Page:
Greetings from Chennai, formerly Madras, where today’s author was partly raised. My friend and I have been here for a few days and are heading out tomorrow. It’s safe to say that the highlight of my stop in Chennai happened last night. My friends and I had a chance to take a private South Indian cooking class in a lovely Brahmin woman’s home, so we got to learn a little more about Tamil culture on a personal level. It was amazing: great food, great spices, great coffee — OMG for real, the coffee — and great conversation! To be honest, it’s been one of the highlights of my entire stay in India! I didn’t want the night to end.
I came to know Padma Lakshmi the way a lot of people did. Lakshmi started her career as a model, has some acting and cookbook credits under her belt, and was once married to Salman Rushdie, but most people probably recognize her as the host of Top Chef on Bravo. Back then, I sometimes wondered about her connection to food, something that she admits to having second-guessed herself about as well. Any doubts about her “food cred” are put to rest in this memoir.
Lakshmi’s mother comes from a conservative Tamil culture, but after failed relationships, including the one with Padma’s father, she moved to New York to start over. Padma was left in India in the care of her grandparents, and once her mother had a stable income, Padma immigrated to the United States as well. She writes of all the new foods she was exposed to, including some interesting concoctions she and her mother came up with since they were Brahmin vegetarians in an area that was decidedly less vegetarian friendly back then.
She talks about life as an immigrant in New York and, later, California. She also talks about body image; she was self-conscious of her dark skin and lanky body, which led to some creative racist insults from bullies at school. At the age of fourteen, her family was involved in a car accident that crushed her arm and left her with a huge scar that made her even more self-conscious.
In college, during a semester abroad in Spain, a friend dragged her along to a modeling agency. She later ended up being taken on (in the lowest rung of the modeling world as little more than a human clothes hanger), but her scar eventually caught the attention of Helmut Newton. With such a big name in her portfolio, she — and her scar — were suddenly in high demand abroad.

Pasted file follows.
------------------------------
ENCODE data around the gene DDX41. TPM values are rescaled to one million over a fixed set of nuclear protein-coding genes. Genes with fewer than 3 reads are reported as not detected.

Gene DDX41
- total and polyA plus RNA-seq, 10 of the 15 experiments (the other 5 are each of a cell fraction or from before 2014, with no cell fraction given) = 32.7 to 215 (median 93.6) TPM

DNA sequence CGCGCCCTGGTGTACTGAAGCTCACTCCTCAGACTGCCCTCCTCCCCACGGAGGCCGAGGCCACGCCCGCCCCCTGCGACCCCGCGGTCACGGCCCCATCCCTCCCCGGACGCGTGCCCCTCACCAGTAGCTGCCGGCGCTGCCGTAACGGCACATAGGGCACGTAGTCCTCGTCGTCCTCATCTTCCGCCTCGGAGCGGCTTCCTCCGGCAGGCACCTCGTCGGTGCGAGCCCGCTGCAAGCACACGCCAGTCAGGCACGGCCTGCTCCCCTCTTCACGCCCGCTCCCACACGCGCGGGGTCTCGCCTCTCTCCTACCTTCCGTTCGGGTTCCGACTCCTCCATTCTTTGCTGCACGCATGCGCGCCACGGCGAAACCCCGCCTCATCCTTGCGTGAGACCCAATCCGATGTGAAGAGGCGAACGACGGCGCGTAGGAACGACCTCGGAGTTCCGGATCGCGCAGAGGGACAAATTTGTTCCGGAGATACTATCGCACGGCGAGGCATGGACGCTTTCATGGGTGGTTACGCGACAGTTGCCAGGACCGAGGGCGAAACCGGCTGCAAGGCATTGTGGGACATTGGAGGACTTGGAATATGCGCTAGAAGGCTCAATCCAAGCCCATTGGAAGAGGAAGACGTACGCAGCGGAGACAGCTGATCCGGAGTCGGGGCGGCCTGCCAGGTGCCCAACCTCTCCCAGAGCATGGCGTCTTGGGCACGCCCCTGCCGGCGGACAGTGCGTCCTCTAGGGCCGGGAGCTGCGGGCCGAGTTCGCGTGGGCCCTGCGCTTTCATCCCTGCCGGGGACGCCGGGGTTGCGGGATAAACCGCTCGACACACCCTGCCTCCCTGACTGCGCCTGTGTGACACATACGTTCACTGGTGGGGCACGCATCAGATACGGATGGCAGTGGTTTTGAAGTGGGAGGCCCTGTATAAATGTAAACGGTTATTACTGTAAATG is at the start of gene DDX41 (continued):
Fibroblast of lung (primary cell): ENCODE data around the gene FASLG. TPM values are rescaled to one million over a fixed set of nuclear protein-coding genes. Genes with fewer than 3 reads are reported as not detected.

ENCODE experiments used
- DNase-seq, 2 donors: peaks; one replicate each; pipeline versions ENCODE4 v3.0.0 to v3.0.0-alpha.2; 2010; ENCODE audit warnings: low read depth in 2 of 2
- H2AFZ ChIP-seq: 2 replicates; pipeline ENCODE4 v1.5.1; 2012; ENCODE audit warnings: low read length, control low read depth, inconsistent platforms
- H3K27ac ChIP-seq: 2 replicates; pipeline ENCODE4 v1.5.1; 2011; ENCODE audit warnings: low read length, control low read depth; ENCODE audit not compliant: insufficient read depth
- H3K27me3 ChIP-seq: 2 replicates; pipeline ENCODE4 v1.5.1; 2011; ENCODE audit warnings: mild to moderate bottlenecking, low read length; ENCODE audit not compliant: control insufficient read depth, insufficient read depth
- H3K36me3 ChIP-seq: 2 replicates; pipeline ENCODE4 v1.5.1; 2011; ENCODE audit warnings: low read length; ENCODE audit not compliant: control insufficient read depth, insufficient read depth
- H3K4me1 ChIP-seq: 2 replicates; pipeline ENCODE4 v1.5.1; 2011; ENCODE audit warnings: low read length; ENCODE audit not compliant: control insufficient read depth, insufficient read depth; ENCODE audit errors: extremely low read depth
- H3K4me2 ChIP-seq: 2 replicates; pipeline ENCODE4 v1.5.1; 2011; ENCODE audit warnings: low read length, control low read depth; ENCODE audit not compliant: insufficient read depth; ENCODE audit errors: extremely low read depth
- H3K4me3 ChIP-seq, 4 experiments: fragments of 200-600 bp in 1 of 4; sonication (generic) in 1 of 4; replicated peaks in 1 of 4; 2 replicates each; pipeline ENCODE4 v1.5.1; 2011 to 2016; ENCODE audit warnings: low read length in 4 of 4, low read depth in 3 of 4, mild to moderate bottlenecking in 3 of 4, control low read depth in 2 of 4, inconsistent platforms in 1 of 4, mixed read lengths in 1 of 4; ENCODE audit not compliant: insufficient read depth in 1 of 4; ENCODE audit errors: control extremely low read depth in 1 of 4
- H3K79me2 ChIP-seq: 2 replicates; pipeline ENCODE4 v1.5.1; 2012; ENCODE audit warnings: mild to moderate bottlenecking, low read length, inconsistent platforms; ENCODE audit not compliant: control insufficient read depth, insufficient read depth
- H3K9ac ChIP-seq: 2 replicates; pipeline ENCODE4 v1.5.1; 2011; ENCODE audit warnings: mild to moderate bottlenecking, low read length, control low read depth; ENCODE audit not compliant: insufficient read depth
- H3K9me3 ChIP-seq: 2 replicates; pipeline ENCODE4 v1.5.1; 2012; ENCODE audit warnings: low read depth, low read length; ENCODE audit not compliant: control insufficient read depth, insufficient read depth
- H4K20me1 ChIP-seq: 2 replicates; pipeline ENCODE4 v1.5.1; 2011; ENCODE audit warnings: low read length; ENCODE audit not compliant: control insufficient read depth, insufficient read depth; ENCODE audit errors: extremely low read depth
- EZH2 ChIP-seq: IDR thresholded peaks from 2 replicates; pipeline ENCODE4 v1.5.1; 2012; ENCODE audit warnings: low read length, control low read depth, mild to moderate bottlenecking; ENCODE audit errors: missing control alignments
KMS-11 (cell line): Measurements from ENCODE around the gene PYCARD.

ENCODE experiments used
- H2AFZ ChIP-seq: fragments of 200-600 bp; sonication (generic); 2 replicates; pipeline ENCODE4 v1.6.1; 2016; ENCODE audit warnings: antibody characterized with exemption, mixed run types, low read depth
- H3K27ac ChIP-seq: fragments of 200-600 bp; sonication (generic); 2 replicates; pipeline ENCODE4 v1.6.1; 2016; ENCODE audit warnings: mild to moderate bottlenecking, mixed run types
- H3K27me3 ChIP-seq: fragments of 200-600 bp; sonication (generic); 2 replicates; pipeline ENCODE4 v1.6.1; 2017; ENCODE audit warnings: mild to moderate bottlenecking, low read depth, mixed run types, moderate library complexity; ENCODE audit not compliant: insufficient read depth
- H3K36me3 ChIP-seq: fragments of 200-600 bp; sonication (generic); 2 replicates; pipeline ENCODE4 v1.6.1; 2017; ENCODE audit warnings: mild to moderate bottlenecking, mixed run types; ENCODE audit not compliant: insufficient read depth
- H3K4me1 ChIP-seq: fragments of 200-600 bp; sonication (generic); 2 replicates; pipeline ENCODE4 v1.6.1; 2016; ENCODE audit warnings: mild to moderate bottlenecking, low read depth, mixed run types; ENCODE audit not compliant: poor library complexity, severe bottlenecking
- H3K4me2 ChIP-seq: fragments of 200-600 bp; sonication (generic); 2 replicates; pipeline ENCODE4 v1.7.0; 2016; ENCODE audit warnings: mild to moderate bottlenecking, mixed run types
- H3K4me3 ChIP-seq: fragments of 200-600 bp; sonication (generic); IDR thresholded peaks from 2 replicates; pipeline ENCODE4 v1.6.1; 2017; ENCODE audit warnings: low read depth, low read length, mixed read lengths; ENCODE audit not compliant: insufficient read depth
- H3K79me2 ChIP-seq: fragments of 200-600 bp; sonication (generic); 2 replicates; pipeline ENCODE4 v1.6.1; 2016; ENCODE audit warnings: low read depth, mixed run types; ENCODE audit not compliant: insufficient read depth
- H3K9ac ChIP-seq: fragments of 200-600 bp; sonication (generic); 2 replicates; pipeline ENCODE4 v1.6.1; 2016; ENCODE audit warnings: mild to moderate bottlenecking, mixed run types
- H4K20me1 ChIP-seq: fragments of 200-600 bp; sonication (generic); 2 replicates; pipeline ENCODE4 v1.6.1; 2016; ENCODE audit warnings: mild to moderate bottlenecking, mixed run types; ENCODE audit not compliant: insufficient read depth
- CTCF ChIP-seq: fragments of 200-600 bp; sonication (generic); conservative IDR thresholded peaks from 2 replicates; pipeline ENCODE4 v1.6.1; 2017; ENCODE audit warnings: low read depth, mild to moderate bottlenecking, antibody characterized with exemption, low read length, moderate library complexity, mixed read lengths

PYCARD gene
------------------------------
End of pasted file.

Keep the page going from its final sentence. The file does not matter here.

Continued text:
Lakshmi decided to try to come back to the United States and figure out her next career move, and in the meantime, she published a little cookbook. At around this time, she started a relationship Salman Rushdie, who was still married and in hiding because of the fatwa. She writes of being terrified of just being arm candy; she wanted her own career, while it sounds like Rushdie wanted a partner who would stroke his ego and follow him everywhere for his career (and having read Joseph Anton, I’m inclined believe her). Instead, she wanted her own career and signed on to host Top Chef.
Honestly, much as I enjoy his writing, Rushdie sounds like a huge jerk. Lakshmi writes of enduring excruciating menstrual pain throughout her life, which inevitably affected their sex life at times, and only after they got married did she find out she had endometriosis. Left undiagnosed and untreated for so long, the scarring had done a lot of internal damage, including severely limiting her ability to have children. Let’s just say Rushdie’s response was cruel.
As her marriage to Rushdie was ending, she was trying not to start a relationship with Teddy Forstmann, a 68-year-old billionaire (at which point she readily acknowledges her daddy issues). In her desire to just be young and free and not tied down, she occasionally also dated Adam Dell; a paternity scandal ensued in the tabloids, while in private, Forstmann was clearly the love of her life.
I won’t go into alllll the details (trust, I left plenty out). I will say that I ended up really feeling for her. Lakshmi writes about a lot of personal subjects — body image, identity, physical health, sexual health, mental health, grief — in accessible ways. I also listened to her memoir on audiobook, which she narrated herself, and I think that added more nuance. And, of course, there’s all those incredible descriptions of food! I don’t really know what I was expecting, but I was pleasantly surprised by how much I enjoyed her book.
Love, Loss, and What We Ate was published in March 2016 by Ecco, an imprint of HarperCollins.